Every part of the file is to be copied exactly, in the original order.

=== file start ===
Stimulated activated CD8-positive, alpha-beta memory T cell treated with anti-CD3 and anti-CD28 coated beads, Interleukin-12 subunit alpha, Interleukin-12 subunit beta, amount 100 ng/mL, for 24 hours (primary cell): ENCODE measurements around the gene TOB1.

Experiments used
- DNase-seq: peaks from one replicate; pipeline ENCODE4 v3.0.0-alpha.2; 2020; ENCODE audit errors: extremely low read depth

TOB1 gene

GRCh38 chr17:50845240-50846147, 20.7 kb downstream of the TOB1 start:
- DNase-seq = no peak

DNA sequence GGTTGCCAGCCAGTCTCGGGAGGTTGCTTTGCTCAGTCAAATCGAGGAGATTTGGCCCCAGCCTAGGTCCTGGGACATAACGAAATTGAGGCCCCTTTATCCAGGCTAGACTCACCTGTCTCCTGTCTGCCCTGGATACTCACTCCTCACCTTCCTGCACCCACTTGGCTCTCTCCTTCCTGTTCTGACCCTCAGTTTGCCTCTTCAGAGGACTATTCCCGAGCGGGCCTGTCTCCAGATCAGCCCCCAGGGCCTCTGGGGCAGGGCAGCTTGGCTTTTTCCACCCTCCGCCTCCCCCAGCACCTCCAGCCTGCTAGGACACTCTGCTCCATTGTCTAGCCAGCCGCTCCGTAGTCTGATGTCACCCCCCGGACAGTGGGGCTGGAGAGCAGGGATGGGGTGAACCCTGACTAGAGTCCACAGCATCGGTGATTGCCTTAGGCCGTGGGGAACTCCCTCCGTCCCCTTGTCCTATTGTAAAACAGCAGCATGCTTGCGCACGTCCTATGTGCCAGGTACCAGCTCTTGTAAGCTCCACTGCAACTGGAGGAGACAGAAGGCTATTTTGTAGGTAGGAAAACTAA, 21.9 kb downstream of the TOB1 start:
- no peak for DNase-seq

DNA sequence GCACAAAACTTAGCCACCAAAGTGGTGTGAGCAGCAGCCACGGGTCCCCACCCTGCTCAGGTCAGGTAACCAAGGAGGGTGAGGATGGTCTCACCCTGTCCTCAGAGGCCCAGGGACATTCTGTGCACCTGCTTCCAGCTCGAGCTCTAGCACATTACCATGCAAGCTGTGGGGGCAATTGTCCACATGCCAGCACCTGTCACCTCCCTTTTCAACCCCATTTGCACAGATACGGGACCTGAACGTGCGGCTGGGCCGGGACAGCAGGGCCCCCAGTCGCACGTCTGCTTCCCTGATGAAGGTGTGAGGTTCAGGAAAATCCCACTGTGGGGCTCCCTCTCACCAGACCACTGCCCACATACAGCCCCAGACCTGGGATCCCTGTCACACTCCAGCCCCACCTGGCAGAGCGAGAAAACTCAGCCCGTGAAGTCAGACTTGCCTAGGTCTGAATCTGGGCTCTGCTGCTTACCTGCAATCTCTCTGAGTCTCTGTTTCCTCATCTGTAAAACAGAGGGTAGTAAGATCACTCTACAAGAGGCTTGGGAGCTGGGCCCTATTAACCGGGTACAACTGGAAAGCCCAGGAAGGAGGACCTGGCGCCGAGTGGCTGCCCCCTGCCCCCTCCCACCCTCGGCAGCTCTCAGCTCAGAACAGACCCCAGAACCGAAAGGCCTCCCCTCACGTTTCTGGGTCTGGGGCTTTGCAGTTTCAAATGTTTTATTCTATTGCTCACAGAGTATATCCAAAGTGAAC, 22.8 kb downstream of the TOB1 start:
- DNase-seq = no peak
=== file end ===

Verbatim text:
Stimulated activated CD8-positive, alpha-beta memory T cell treated with anti-CD3 and anti-CD28 coated beads, Interleukin-12 subunit alpha, Interleukin-12 subunit beta, amount 100 ng/mL, for 24 hours (primary cell): ENCODE measurements around the gene TOB1.

Experiments used
- DNase-seq: peaks from one replicate; pipeline ENCODE4 v3.0.0-alpha.2; 2020; ENCODE audit errors: extremely low read depth

TOB1 gene

GRCh38 chr17:50845240-50846147, 20.7 kb downstream of the TOB1 start:
- DNase-seq = no peak

DNA sequence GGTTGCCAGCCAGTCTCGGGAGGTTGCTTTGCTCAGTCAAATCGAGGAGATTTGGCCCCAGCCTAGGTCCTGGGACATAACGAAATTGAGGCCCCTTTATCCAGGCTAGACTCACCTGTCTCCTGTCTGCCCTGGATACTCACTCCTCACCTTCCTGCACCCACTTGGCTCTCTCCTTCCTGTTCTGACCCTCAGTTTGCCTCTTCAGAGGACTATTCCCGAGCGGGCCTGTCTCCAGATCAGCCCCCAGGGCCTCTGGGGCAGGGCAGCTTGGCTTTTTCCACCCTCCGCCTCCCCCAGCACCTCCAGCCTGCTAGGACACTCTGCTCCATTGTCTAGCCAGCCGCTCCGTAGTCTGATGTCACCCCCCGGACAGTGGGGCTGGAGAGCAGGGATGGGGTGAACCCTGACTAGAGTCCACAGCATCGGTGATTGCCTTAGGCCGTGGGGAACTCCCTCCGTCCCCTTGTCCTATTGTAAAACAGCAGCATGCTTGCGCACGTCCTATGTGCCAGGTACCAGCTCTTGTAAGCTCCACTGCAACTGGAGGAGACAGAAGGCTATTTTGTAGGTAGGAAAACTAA, 21.9 kb downstream of the TOB1 start:
- no peak for DNase-seq

DNA sequence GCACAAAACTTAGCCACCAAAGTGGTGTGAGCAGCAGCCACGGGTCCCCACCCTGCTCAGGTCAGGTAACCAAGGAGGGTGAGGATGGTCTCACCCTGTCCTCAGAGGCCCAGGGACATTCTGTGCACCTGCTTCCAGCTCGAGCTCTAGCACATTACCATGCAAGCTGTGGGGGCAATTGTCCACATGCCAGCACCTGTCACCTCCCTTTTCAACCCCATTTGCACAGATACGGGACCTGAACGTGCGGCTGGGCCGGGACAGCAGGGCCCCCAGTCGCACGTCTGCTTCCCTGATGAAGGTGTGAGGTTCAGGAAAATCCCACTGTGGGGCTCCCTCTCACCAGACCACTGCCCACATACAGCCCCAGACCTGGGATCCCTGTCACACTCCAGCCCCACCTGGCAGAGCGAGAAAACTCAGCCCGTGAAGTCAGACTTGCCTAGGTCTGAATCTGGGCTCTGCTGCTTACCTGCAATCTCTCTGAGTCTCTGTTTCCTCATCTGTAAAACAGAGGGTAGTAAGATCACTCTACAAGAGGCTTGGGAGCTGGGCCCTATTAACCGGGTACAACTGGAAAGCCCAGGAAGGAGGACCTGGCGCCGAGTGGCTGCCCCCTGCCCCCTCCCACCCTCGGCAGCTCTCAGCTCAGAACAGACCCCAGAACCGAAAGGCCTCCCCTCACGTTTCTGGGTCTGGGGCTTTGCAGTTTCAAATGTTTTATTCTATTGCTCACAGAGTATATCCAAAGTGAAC, 22.8 kb downstream of the TOB1 start:
- DNase-seq = no peak